Eleven treatment options were given to the respondents to evaluate which treatments those individuals had tried (Figure 4). Thirty-six (57%) of these respondents stated they used over-the-counter pain relievers. Examples given in the survey were aspirin and ibuprofen. Three (4%) of the respondents used more chronic back pain treatment options, such as chiropractic care or surgery, for treatment. All respondents who documented constant low back pain also chose chiropractic care or surgery for treatment.
Regarding the frequency of therapies used, 18 (28%) of the respondents stated that they used their respective therapies at least once a week. The second most common response was never for 12 respondents (10%) (Figure 5).
This survey only used responses from full-time radiologic technologists. Fifty-four (85%) of the respondents stated they work between 8“11 hours a day, 5“6 days a week (Figure 6).
Four different options were offered in the style of lead apron worn daily: full-length/front-only, front and back wraparound, skirt and vest, and other. Twenty-four (38%) wore skirt and vest style, while 21 (42%) stated they used full-length/front-only lead aprons (Figure 7). Thirty (47%) of respondents stated that their lead weighed over nine pounds, and 18 (28%) of respondents stated that their lead aprons weighed 3“5 pounds (Figure 8). Readers should note that the weight of the lead apron is probably related to the style of apron used.
Eighteen (57%) of respondents stated that they wore their lead 5 hours or more a day, while 6 (9%) claimed to wear their lead aprons 4 hours or less a day.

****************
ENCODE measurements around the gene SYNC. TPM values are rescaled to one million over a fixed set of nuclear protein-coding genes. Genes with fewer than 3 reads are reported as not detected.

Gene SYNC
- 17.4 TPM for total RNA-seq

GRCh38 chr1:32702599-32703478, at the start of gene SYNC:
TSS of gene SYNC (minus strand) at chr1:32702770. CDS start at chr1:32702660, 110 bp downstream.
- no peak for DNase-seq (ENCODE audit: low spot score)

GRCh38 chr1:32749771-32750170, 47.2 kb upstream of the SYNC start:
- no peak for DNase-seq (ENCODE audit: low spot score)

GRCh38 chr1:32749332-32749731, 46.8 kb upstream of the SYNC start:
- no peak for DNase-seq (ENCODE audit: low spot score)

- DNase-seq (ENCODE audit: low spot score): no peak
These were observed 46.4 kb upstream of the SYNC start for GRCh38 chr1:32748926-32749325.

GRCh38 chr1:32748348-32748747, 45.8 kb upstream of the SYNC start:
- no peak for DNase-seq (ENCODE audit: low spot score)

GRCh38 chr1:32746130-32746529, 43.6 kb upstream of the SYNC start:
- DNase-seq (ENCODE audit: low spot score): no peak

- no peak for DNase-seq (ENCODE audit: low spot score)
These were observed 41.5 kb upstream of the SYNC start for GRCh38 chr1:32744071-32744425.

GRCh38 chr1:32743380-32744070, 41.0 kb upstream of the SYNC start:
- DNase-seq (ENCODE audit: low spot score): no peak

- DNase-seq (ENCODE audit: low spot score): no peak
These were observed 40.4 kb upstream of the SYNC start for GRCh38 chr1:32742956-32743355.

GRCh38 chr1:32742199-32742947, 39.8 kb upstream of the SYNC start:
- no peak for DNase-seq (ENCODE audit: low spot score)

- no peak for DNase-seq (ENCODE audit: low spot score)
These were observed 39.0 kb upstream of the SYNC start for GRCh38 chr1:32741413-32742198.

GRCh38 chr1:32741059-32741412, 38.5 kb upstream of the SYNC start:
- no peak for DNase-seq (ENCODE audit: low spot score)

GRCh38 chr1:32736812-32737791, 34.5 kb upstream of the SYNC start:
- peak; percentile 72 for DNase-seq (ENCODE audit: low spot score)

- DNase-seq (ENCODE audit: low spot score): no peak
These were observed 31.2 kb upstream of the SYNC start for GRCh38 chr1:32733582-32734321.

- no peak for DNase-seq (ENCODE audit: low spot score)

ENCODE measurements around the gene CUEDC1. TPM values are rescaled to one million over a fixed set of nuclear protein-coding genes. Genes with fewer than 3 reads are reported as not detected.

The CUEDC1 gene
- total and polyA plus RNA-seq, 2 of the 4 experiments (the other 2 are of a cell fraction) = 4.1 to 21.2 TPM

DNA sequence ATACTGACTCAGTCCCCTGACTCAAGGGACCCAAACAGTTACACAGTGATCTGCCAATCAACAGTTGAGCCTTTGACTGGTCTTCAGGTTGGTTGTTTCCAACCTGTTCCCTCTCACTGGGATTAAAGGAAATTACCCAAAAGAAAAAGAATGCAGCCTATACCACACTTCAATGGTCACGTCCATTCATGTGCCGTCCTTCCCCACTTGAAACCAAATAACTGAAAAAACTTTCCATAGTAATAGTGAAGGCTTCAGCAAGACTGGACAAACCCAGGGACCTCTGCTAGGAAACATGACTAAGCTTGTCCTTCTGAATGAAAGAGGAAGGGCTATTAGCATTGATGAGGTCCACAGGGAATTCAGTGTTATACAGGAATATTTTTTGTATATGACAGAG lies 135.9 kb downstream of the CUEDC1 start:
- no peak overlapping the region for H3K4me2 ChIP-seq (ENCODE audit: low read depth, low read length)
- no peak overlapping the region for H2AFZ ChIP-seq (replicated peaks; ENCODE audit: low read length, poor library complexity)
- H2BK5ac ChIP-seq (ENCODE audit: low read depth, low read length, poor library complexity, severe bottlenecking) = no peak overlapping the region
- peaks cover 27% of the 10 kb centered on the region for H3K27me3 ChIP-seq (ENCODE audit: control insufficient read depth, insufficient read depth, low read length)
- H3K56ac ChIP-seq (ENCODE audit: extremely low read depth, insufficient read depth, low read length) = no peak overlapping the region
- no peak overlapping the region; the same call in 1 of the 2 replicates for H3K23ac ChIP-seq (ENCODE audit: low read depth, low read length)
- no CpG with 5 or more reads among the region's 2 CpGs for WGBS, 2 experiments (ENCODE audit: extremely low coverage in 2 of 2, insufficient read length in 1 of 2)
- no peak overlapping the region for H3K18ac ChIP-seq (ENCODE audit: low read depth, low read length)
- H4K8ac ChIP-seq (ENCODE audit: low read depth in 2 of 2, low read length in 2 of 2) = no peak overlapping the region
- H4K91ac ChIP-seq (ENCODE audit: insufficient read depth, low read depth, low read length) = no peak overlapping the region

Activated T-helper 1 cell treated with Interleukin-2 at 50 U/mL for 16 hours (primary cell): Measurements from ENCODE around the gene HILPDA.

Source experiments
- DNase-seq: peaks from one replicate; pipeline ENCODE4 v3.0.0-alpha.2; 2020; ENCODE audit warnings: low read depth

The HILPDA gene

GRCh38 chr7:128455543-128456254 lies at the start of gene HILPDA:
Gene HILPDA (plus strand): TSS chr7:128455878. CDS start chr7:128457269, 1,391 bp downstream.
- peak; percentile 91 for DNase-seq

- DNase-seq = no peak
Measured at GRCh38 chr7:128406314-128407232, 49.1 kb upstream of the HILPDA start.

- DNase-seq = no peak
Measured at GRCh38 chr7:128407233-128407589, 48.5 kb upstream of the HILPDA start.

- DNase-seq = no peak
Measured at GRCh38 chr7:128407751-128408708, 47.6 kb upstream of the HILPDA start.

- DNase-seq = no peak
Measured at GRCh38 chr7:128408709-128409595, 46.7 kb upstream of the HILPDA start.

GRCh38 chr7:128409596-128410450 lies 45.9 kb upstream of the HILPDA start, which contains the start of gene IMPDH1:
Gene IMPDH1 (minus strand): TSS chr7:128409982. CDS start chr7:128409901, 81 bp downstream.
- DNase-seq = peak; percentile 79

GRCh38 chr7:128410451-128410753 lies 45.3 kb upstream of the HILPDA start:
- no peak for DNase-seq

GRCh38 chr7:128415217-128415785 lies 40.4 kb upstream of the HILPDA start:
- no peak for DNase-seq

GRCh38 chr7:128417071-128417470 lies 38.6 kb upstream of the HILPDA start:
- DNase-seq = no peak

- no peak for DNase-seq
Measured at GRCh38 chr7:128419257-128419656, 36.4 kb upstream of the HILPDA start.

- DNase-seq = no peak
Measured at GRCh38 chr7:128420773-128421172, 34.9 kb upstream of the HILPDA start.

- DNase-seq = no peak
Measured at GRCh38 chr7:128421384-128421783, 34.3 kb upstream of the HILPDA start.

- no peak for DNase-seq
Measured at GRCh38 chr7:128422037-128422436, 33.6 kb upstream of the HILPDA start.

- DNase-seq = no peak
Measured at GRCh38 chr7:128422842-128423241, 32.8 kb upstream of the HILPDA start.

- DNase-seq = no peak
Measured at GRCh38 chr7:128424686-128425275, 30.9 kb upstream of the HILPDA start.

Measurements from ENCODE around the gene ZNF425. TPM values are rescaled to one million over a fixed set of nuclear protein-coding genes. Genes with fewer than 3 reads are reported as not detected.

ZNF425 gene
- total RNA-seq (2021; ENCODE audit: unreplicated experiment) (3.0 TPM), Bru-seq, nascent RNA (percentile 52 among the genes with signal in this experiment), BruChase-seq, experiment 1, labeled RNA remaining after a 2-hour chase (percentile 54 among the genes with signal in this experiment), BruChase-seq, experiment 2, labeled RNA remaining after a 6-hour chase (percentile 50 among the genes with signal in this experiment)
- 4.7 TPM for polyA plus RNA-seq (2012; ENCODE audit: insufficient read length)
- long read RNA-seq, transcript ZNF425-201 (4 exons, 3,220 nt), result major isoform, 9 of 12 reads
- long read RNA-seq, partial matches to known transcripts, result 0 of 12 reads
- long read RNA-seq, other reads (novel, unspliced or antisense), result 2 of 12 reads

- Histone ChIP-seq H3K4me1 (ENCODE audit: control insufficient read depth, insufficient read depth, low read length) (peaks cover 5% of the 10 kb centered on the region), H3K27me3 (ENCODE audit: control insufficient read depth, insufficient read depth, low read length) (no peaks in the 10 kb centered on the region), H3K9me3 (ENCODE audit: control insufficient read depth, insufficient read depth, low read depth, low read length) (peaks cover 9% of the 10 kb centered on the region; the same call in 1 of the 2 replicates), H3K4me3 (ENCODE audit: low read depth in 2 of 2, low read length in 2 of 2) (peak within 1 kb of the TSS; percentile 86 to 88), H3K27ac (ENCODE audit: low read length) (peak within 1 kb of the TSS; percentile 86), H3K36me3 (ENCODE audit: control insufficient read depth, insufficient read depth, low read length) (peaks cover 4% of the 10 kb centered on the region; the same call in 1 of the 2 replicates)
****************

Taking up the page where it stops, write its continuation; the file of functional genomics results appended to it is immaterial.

Also, the respondents were asked about the frequency of lifting and donning their lead aprons within an entire work period. Forty-five (71%) of respondents claimed that they placed their lead apron on at least five times daily, while 3 (4%) stated they donned their lead aprons less than three times daily.
The first three questions within the demographic section of the survey obtained general information about gender, age and educational level of the respondent. The final six questions were focused on work responsibilities and overall health. Thirty-three (52%) males and 18 (28%) females participated in this survey. The largest group 18 (28%) of respondents were aged 25“29 and 50 (80%) were aged 25“44 (Figure 11).
Respondents were given six options for educational levels (Figure 10). The most common educational background was hospital certificate (21, or 33%), but associate degrees and baccalaureate degrees were almost as prevalent.
Figure 11 shows that the greatest number (57, or 90%) of the respondents had cardiac catheterization clinical responsibilities.
Job experience levels were also evaluated and 36 (57%) stated that they have held their current position between 0“6 years, while 15 (23%) were employed in radiology for more than 10 years (Figure 12).
The first health question posed by the survey involved smoking status of the respondent. Forty-eight (76%) of respondents did not smoke, while twelve respondents stated they smoked at least half a pack of cigarettes per day. Respondents indicated they had average level of fitness.
The final section of the survey allowed respondents to voice their opinions regarding outside stressors which may contribute to back pain in their daily lives. The most common responses were donning lead aprons (50, or 80%), transporting patients (44, or 69%), mental/emotional stress of healthcare duties (12, or 19%), and physicians (9, or 14%).